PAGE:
Sowing Seeds: Indoors

If you’re just starting out, starting seeds indoors is a great way to learn. This method works best for seeds that need warmth to grow and germinate, like tender and half-hardy vegetables and flowers. By sowing indoors, you can give plants the protection they need and get them off to a good start early.

Many spring-sown plants (annuals, bedding plants, vegetables and tender perennials) can benefit from the following information. Please do not be discouraged if the first batch of seeds you sow does not turn out perfectly because sowing seeds can be moderately challenging.

Sowing seeds indoors
Sowing seeds indoors

Why sow seeds indoors?

Sowing seeds indoors is easy and fun, but they do require regular care for several months. You will also need space in a greenhouse or on a sunny windowsill to keep them until they are ready to be moved outdoors. 

By sowing seeds indoors, you are providing them with a frost-free environment; some seeds, like tender and half-hardy flowers and vegetables, require warmer conditions to germinate and grow. You are also able to provide them with additional protection from slugs or damp weather. 

Sowing seeds indoors also provides them with a head start and faster, more reliable germination, for earlier crops or flowers. It also provides slow-growing plants the additional time they require to flower or crop. 

What can be sown indoors?

There are a wide variety of seeds that can be sown indoors including:

– Tender crops like chillies and tomatoes

– Half-hardy annuals 

– Hardy annuals and veg such as sunflowers and broccoli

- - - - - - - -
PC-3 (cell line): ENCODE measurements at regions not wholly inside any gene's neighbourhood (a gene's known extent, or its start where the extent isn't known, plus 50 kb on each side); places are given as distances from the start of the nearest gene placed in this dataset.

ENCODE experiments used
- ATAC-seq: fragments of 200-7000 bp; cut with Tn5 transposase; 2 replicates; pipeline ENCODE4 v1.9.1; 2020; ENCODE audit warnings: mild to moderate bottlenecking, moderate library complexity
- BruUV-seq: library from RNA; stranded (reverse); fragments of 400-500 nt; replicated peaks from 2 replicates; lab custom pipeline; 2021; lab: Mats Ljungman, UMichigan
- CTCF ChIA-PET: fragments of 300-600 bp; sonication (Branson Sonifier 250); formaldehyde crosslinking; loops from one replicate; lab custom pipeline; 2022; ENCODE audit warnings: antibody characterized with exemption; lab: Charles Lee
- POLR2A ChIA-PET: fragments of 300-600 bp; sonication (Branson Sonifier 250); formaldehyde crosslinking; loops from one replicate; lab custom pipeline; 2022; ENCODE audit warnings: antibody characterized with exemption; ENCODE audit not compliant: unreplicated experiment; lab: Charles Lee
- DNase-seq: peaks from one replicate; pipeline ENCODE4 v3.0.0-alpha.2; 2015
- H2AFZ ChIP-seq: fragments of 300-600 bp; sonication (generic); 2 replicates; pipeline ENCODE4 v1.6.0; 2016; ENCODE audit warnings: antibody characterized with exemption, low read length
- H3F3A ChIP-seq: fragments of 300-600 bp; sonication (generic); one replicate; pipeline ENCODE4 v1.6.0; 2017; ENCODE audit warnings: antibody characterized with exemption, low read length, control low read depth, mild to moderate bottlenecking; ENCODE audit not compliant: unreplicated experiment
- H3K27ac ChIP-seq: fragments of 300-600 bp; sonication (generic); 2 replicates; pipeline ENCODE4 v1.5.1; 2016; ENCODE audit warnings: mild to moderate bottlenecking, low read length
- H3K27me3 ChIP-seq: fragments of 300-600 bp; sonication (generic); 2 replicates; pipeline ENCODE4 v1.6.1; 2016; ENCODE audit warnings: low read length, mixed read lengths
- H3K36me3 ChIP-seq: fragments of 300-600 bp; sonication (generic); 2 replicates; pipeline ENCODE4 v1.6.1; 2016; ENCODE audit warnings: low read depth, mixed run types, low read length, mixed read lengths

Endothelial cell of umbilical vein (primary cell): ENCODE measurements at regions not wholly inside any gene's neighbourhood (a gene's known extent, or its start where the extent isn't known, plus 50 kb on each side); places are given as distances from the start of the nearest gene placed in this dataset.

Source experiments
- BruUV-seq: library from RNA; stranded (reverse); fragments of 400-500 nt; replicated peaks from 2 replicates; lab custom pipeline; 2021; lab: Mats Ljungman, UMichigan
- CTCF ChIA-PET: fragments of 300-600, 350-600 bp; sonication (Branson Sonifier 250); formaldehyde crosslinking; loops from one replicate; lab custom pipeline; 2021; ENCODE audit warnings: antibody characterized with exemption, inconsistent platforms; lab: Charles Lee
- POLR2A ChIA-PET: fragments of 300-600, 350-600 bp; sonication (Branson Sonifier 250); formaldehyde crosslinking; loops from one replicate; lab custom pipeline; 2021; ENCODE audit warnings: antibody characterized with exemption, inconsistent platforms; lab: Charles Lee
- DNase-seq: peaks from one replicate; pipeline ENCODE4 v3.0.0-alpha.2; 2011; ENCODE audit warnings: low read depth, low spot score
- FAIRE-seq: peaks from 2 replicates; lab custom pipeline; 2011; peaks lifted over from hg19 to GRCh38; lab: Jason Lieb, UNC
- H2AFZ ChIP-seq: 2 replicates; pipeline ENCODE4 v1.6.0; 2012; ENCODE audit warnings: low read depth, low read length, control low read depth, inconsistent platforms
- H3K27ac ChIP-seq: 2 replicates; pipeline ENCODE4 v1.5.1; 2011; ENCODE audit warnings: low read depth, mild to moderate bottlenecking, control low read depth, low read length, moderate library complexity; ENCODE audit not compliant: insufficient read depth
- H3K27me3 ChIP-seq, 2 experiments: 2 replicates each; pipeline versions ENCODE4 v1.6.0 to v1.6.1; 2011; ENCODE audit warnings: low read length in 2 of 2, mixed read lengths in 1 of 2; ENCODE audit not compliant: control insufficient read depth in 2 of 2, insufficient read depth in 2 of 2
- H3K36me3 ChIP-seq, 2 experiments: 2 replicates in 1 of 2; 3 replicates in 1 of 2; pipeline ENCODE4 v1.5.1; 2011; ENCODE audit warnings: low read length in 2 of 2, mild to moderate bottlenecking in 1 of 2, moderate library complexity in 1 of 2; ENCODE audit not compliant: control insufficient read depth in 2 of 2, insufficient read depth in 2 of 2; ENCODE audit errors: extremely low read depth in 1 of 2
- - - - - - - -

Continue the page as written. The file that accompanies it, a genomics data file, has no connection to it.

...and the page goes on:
– Annual climbers 

– Perennials (although they may not flower in their first summer)

– Tender herbs like basil and parsley

– Slow-growing crops

Where to start sowing seeds and grow on

Small pots, modular trays, seed trays, recycled containers like fruit punnets, juice cartons, and yoghurt pots with holes in the bottom, as well as pots made from newspaper strips or toilet roll middles, are all viable options for sowing. Ensure that the seed trays and pots from the previous year have been thoroughly cleaned before you reuse them.

The specifics of whether seeds should be sown indoors or outdoors can be found on seed packets.

Place the pots or trays in a heated or frost-free greenhouse, on a bright windowsill, in a conservatory, on an enclosed porch, or in any other frost-free location that receives ample sunlight after sowing. A heated propagator can also be useful for seeds that need a lot of warmth or a certain temperature to germinate and germination can be sped up.
The required temperature for germination can be found in the seed packet.

When to start sowing seeds

For each plant, sowing times vary so it is always best to check the seed packet for their recommended sowing months. Sow tender and half-hardy vegetables and flowers in the spring for late spring and early summer planting. Biennial flowers such as foxgloves and fast-growing vegetables can be sown in summer. Salads and vegetables can be sown in autumn for indoor cropping over the winter or early spring planting. Finally, tender and half-hardy flowers and vegetables that need a long growing season can be sown in late winter. You can also sow any fast-growing microgreens and sprouting seeds at any time of year on a kitchen windowsill. 

Make sure to check the ‘use by’ date on any old seed packets before sowing. Germination rates slow over time so you may get disappointing results from old seeds. 

A guide to sowing seeds

1. Fill a seed tray, module, or small pot with peat-free seed compost or sieved multipurpose compost and gently compact it until it reaches just below the rim. Seed compost is preferred by smaller seeds due to its finer texture than multi-purpose compost. Additionally, it has fewer nutrients, which is good for young seedlings.

2. Scatter smaller seeds as thinly as possible on the surface. Larger seeds can be pressed into the compost individually, at the spacing distance recommended on the packet. 

3. The majority of seeds ought to then be encased in a thin layer of compost. To determine whether and how to cover the seeds you are sowing, check the seed packet.